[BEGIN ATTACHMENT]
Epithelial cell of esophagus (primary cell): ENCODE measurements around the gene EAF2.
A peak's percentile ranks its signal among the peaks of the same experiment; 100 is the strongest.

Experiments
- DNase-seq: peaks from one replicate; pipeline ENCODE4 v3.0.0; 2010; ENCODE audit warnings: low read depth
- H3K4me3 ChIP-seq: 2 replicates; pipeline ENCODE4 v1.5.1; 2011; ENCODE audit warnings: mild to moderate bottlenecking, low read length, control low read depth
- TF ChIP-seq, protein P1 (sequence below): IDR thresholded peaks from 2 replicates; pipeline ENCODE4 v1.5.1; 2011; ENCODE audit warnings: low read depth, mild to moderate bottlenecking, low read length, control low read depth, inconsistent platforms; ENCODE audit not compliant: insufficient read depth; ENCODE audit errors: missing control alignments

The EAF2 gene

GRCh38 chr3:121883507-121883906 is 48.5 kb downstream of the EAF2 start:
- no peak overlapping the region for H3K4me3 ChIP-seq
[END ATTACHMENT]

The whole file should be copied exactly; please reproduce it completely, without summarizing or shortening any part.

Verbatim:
Epithelial cell of esophagus (primary cell): ENCODE measurements around the gene EAF2.
A peak's percentile ranks its signal among the peaks of the same experiment; 100 is the strongest.

Experiments
- DNase-seq: peaks from one replicate; pipeline ENCODE4 v3.0.0; 2010; ENCODE audit warnings: low read depth
- H3K4me3 ChIP-seq: 2 replicates; pipeline ENCODE4 v1.5.1; 2011; ENCODE audit warnings: mild to moderate bottlenecking, low read length, control low read depth
- TF ChIP-seq, protein P1 (sequence below): IDR thresholded peaks from 2 replicates; pipeline ENCODE4 v1.5.1; 2011; ENCODE audit warnings: low read depth, mild to moderate bottlenecking, low read length, control low read depth, inconsistent platforms; ENCODE audit not compliant: insufficient read depth; ENCODE audit errors: missing control alignments

The EAF2 gene

GRCh38 chr3:121883507-121883906 is 48.5 kb downstream of the EAF2 start:
- no peak overlapping the region for H3K4me3 ChIP-seq